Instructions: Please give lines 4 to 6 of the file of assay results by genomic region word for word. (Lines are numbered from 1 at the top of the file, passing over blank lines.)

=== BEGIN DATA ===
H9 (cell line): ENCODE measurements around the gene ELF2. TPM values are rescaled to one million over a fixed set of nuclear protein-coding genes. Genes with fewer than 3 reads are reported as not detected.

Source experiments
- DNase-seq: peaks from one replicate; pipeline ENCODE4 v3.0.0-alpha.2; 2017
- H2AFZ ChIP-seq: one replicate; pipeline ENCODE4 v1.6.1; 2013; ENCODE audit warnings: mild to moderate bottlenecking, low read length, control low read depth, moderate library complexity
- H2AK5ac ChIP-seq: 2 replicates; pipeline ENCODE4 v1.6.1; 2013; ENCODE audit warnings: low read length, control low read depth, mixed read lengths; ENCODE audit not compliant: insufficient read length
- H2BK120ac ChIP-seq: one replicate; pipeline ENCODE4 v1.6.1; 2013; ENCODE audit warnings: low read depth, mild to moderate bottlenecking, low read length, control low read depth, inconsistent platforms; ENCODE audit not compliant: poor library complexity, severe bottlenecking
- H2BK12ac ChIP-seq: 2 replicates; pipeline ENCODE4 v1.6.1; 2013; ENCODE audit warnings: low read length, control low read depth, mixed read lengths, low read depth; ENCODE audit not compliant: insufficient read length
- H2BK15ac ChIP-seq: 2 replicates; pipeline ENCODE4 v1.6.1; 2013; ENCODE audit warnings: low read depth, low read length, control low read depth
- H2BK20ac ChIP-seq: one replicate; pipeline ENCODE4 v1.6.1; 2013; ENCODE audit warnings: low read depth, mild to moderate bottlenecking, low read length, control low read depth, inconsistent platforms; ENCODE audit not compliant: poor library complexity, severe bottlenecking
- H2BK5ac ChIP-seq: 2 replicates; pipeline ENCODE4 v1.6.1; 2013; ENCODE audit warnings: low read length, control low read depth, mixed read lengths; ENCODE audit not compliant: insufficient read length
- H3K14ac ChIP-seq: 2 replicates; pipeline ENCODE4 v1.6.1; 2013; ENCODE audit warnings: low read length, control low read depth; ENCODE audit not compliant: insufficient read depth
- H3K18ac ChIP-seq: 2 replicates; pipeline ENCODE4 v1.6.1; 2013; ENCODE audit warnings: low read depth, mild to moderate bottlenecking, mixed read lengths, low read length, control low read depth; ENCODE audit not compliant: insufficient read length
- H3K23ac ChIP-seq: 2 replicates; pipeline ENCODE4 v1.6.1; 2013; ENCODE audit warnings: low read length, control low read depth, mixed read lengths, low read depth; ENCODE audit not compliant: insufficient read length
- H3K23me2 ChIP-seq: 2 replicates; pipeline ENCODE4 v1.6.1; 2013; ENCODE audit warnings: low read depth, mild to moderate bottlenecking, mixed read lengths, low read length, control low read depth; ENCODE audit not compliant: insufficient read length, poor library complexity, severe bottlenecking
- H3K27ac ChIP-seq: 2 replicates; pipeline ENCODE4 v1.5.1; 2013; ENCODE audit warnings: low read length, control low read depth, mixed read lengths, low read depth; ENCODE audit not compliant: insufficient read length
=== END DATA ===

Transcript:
- H2AFZ ChIP-seq: one replicate; pipeline ENCODE4 v1.6.1; 2013; ENCODE audit warnings: mild to moderate bottlenecking, low read length, control low read depth, moderate library complexity
- H2AK5ac ChIP-seq: 2 replicates; pipeline ENCODE4 v1.6.1; 2013; ENCODE audit warnings: low read length, control low read depth, mixed read lengths; ENCODE audit not compliant: insufficient read length
- H2BK120ac ChIP-seq: one replicate; pipeline ENCODE4 v1.6.1; 2013; ENCODE audit warnings: low read depth, mild to moderate bottlenecking, low read length, control low read depth, inconsistent platforms; ENCODE audit not compliant: poor library complexity, severe bottlenecking